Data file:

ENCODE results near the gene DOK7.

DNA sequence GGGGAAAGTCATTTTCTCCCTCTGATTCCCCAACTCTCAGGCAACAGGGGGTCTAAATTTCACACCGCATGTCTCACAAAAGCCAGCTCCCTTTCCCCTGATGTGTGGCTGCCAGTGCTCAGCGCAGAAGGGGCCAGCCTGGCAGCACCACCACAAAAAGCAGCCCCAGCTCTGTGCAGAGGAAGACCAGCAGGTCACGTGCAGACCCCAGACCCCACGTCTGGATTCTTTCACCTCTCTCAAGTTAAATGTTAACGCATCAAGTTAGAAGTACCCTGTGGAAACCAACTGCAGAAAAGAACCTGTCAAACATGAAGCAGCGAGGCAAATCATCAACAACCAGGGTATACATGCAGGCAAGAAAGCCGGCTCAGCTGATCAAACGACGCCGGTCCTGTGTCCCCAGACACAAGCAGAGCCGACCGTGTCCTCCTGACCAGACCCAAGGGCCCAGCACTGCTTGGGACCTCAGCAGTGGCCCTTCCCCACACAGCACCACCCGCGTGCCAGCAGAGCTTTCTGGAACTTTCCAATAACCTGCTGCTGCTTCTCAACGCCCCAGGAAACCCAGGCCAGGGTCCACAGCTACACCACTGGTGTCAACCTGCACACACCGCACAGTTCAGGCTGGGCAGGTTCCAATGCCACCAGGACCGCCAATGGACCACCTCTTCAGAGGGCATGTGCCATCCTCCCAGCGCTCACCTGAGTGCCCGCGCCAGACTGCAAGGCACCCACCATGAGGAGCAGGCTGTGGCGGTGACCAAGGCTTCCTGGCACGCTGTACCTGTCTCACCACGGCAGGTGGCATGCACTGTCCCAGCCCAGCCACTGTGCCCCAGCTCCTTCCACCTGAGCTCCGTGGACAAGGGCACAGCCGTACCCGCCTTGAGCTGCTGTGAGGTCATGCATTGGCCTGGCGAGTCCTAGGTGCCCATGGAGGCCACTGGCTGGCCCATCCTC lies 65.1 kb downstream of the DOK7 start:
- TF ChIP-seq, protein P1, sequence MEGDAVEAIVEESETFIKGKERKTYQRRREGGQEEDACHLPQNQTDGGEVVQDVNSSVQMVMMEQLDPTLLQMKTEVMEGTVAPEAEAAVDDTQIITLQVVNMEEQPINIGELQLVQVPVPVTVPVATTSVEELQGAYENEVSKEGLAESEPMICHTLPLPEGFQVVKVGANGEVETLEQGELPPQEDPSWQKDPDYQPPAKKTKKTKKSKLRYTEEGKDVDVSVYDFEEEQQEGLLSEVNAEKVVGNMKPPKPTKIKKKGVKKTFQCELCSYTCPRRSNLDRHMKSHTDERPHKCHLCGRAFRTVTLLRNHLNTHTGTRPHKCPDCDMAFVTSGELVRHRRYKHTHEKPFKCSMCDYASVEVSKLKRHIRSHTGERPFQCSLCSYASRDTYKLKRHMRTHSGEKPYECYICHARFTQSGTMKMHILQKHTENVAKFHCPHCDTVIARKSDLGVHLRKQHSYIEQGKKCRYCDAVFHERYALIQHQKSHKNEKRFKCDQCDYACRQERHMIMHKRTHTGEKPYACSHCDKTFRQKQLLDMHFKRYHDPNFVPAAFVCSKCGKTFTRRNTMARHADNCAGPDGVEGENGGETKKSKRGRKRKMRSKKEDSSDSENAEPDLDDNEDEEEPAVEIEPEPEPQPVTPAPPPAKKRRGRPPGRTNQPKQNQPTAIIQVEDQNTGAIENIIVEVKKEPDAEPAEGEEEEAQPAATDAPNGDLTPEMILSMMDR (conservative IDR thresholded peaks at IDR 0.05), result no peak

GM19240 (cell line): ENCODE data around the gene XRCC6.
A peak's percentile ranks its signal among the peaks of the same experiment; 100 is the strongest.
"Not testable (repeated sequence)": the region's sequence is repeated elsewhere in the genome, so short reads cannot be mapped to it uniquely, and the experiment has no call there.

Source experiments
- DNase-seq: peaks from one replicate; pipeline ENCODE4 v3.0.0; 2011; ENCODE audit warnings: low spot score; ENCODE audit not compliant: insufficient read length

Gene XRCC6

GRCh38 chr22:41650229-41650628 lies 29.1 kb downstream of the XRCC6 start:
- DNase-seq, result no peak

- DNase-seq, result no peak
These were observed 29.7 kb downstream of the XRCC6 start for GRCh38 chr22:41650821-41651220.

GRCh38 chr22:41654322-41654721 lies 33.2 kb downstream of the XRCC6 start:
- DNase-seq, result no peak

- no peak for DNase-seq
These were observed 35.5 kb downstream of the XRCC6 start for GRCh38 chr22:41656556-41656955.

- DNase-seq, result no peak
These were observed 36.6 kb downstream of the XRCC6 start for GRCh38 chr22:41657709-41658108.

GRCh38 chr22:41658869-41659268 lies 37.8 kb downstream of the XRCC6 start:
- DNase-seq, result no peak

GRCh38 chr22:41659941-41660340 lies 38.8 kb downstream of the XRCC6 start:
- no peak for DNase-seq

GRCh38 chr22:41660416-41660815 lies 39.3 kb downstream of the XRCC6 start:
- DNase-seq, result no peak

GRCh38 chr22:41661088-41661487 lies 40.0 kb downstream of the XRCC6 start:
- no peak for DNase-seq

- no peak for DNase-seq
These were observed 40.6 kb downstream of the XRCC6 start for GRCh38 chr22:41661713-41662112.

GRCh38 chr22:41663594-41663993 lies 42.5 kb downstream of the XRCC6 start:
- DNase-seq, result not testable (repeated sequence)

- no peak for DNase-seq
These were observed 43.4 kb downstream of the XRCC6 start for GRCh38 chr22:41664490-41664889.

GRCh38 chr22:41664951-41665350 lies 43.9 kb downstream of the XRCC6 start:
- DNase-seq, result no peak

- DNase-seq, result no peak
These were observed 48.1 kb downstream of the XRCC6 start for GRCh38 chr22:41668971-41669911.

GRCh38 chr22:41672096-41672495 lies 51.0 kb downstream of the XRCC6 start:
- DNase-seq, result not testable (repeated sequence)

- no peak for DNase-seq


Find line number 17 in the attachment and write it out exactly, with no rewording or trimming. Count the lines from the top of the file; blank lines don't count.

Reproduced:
These were observed 35.5 kb downstream of the XRCC6 start for GRCh38 chr22:41656556-41656955.